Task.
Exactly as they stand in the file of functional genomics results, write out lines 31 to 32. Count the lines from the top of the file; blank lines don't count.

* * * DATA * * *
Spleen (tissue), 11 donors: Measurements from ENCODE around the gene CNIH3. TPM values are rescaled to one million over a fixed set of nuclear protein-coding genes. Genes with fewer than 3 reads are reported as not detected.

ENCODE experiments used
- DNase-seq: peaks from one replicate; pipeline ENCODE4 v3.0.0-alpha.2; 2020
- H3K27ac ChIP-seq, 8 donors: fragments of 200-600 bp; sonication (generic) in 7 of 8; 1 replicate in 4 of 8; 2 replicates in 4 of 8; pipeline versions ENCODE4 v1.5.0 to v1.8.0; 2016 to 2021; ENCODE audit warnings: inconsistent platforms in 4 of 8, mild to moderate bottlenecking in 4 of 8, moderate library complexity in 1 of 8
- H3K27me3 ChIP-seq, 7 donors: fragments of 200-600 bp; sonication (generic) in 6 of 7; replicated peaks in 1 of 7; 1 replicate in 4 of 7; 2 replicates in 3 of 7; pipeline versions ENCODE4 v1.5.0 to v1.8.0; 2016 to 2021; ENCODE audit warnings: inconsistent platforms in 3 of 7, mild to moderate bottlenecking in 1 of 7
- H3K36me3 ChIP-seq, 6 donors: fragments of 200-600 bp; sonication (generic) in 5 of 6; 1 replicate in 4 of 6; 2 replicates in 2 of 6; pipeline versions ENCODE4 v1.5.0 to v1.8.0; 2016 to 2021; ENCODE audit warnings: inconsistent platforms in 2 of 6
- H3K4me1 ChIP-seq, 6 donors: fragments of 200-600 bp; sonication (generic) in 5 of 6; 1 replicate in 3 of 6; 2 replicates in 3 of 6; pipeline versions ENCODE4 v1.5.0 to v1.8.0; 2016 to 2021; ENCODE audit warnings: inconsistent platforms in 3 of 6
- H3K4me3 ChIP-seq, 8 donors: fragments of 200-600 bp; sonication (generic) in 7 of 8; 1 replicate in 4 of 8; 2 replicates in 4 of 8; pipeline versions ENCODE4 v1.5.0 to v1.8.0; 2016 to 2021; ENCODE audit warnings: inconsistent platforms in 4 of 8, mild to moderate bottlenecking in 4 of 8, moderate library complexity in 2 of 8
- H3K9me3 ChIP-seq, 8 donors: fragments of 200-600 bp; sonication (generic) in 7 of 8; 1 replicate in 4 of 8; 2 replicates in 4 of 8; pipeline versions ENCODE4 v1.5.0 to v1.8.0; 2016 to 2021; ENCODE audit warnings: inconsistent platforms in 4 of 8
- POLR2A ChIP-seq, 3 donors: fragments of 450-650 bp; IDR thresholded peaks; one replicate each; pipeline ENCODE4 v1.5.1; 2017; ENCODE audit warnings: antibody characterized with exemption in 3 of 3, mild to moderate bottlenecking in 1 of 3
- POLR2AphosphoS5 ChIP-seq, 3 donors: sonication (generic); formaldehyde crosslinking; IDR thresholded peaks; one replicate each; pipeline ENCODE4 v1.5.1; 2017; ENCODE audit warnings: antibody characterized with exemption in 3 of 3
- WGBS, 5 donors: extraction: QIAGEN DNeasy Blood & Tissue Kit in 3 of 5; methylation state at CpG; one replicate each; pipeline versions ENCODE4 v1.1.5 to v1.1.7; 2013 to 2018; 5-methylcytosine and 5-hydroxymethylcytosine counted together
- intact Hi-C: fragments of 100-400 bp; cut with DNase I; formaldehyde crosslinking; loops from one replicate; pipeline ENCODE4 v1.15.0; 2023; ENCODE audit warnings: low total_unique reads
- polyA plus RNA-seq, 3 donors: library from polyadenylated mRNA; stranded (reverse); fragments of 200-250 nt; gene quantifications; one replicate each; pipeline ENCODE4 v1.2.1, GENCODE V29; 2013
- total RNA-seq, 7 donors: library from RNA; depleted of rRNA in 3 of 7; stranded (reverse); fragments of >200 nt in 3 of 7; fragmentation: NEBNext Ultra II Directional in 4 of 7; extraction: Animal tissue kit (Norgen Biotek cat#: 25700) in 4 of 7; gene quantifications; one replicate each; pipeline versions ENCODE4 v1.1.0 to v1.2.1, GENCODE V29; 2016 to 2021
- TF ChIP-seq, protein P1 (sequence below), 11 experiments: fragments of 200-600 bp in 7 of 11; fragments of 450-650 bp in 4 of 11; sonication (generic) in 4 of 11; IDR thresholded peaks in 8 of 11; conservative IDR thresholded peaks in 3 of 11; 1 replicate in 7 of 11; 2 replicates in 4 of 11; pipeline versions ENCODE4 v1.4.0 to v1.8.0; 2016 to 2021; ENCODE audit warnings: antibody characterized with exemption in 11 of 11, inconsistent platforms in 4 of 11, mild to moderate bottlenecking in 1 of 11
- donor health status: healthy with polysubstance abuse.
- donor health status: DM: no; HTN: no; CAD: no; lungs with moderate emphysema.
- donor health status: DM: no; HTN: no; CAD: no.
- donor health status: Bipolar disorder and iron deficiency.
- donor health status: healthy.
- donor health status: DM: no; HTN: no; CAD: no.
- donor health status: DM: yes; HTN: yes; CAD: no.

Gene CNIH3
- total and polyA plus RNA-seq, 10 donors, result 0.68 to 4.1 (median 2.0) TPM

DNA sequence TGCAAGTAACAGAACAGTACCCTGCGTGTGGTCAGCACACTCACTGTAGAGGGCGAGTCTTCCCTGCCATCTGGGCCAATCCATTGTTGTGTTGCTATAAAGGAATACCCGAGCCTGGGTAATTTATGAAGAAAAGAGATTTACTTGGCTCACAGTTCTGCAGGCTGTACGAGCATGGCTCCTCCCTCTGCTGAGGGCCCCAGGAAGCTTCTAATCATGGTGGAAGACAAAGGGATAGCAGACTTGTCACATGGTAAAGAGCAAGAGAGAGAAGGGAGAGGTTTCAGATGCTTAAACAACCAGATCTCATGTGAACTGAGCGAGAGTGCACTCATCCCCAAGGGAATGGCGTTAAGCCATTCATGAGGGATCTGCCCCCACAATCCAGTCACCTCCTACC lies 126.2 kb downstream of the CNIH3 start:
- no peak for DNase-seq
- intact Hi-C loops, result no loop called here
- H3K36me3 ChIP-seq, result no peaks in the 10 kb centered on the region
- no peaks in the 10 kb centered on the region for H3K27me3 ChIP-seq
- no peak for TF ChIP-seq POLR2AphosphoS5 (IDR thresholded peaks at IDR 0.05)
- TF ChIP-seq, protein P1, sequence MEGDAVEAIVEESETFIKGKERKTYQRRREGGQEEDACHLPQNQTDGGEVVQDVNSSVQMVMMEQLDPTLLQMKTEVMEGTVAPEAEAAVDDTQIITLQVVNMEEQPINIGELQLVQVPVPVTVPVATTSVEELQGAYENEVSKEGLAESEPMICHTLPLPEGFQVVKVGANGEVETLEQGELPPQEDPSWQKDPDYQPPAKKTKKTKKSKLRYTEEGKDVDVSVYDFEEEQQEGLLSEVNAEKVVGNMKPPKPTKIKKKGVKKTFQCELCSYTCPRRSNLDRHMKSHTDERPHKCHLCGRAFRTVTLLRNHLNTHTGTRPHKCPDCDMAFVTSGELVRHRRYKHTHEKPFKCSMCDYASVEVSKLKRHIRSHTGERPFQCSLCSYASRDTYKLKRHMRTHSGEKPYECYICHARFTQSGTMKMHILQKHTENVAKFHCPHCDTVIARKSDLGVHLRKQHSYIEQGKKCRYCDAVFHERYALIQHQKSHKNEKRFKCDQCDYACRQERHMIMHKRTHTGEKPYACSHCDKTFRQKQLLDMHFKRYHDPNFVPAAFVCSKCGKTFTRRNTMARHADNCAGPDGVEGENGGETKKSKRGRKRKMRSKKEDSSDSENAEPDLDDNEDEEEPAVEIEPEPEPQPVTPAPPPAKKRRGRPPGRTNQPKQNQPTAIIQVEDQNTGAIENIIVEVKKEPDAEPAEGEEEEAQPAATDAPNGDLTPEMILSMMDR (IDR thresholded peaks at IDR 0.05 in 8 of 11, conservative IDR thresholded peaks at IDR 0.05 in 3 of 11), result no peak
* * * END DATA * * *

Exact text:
- no peak for TF ChIP-seq POLR2AphosphoS5 (IDR thresholded peaks at IDR 0.05)
- TF ChIP-seq, protein P1, sequence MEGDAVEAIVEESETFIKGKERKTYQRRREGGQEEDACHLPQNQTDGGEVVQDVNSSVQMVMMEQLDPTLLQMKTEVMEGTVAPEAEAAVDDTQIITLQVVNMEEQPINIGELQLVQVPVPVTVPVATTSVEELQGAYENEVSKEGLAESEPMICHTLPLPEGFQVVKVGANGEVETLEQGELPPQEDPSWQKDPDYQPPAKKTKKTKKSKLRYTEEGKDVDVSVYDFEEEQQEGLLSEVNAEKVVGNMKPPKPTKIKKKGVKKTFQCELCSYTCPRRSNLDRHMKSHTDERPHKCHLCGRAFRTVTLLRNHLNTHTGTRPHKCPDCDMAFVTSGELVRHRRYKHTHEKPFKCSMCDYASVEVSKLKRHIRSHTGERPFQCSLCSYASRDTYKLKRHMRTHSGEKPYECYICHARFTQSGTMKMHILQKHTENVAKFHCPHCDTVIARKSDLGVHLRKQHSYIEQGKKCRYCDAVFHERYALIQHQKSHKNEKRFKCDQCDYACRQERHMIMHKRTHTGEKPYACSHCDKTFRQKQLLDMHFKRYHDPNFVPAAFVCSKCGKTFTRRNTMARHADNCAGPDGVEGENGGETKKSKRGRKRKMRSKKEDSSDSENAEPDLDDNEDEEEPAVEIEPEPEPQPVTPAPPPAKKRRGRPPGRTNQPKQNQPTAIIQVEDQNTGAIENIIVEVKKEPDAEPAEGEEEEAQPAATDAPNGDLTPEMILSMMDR (IDR thresholded peaks at IDR 0.05 in 8 of 11, conservative IDR thresholded peaks at IDR 0.05 in 3 of 11), result no peak